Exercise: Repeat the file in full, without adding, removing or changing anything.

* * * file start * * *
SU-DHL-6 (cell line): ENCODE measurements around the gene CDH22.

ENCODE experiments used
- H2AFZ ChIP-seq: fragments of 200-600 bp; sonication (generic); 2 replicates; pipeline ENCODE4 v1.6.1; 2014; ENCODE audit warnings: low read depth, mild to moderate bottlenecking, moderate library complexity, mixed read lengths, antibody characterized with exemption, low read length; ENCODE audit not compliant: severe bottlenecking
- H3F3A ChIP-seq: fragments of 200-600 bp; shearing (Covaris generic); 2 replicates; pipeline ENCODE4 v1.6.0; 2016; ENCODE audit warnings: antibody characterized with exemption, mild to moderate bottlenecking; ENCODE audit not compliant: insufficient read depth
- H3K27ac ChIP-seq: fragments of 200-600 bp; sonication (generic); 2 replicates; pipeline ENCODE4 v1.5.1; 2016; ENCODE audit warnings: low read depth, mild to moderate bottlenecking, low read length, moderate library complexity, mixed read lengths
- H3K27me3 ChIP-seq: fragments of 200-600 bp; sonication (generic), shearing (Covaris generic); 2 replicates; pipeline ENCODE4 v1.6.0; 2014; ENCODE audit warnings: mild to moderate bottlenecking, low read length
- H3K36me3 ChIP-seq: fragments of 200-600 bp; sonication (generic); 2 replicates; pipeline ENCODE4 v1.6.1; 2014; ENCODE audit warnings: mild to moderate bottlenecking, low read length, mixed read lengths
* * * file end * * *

SU-DHL-6 (cell line): ENCODE measurements around the gene CDH22.

ENCODE experiments used
- H2AFZ ChIP-seq: fragments of 200-600 bp; sonication (generic); 2 replicates; pipeline ENCODE4 v1.6.1; 2014; ENCODE audit warnings: low read depth, mild to moderate bottlenecking, moderate library complexity, mixed read lengths, antibody characterized with exemption, low read length; ENCODE audit not compliant: severe bottlenecking
- H3F3A ChIP-seq: fragments of 200-600 bp; shearing (Covaris generic); 2 replicates; pipeline ENCODE4 v1.6.0; 2016; ENCODE audit warnings: antibody characterized with exemption, mild to moderate bottlenecking; ENCODE audit not compliant: insufficient read depth
- H3K27ac ChIP-seq: fragments of 200-600 bp; sonication (generic); 2 replicates; pipeline ENCODE4 v1.5.1; 2016; ENCODE audit warnings: low read depth, mild to moderate bottlenecking, low read length, moderate library complexity, mixed read lengths
- H3K27me3 ChIP-seq: fragments of 200-600 bp; sonication (generic), shearing (Covaris generic); 2 replicates; pipeline ENCODE4 v1.6.0; 2014; ENCODE audit warnings: mild to moderate bottlenecking, low read length
- H3K36me3 ChIP-seq: fragments of 200-600 bp; sonication (generic); 2 replicates; pipeline ENCODE4 v1.6.1; 2014; ENCODE audit warnings: mild to moderate bottlenecking, low read length, mixed read lengths